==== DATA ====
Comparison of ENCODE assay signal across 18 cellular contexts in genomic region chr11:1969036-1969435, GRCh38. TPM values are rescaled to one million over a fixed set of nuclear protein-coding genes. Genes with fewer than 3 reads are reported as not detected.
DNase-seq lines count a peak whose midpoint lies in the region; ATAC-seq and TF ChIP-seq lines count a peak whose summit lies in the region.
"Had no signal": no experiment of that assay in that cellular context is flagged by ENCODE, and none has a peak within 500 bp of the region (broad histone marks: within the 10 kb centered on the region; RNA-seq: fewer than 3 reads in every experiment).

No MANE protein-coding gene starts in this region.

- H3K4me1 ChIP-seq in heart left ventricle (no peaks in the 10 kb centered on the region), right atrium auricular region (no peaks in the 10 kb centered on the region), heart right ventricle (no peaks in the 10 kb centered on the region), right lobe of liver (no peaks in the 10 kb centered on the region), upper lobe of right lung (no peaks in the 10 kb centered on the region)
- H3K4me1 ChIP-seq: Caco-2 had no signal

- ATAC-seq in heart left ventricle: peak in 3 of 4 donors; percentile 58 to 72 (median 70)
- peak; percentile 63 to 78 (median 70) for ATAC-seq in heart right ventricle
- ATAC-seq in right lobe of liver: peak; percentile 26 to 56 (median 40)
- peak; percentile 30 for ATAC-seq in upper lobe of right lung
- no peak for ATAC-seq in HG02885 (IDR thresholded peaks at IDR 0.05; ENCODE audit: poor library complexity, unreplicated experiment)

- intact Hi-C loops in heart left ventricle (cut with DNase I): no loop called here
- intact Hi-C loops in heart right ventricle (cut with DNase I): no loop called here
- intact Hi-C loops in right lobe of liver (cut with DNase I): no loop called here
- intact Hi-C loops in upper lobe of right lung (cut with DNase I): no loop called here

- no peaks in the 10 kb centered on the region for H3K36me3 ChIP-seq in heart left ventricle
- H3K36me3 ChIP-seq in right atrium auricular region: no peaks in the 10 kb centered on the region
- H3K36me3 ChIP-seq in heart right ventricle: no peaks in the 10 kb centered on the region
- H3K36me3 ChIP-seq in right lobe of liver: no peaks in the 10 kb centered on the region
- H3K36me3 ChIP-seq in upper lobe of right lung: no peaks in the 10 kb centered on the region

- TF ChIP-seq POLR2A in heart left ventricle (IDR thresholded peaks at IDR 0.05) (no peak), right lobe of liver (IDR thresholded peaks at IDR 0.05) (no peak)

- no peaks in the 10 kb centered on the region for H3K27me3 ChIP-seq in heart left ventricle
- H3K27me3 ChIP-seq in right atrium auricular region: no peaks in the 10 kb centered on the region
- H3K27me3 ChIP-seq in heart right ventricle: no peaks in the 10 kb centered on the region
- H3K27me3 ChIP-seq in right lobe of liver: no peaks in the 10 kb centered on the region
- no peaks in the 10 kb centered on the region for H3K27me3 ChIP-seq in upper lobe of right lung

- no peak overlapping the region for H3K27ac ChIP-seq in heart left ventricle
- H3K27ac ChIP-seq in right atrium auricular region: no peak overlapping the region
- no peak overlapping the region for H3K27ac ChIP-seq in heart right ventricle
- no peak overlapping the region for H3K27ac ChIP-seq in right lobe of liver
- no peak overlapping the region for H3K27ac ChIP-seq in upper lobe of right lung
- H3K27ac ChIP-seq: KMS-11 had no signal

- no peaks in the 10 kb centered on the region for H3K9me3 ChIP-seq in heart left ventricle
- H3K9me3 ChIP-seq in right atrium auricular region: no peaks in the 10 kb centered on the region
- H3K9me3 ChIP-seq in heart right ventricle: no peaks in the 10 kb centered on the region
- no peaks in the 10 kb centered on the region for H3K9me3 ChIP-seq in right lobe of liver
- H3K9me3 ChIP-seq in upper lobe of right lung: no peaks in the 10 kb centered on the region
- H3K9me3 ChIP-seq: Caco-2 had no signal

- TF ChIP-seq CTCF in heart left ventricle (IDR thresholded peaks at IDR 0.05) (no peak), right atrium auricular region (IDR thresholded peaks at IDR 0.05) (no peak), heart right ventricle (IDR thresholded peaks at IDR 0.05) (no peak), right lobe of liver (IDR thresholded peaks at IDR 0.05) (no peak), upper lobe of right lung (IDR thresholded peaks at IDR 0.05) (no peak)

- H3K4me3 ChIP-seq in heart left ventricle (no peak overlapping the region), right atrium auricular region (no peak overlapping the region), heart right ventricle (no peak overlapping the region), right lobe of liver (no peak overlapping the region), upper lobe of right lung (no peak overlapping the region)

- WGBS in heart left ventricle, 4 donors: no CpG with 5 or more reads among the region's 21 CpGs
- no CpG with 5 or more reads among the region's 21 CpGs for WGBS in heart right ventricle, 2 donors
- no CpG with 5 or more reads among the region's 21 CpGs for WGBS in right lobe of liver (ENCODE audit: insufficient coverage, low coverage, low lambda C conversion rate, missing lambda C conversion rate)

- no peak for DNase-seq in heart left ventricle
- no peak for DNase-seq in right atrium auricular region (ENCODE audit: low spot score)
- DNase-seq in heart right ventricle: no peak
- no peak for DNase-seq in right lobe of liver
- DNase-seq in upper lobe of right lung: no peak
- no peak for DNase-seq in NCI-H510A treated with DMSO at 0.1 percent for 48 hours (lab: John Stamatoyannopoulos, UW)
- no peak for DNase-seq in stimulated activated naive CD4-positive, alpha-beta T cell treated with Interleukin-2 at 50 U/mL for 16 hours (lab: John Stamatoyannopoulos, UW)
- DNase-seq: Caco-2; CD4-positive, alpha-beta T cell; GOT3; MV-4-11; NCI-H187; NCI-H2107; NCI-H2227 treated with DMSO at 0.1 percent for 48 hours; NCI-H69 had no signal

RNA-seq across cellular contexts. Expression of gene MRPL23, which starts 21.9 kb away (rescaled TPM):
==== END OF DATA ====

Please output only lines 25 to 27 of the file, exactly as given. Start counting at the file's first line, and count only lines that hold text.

- H3K27me3 ChIP-seq in right lobe of liver: no peaks in the 10 kb centered on the region
- no peaks in the 10 kb centered on the region for H3K27me3 ChIP-seq in upper lobe of right lung

- no peak overlapping the region for H3K27ac ChIP-seq in heart left ventricle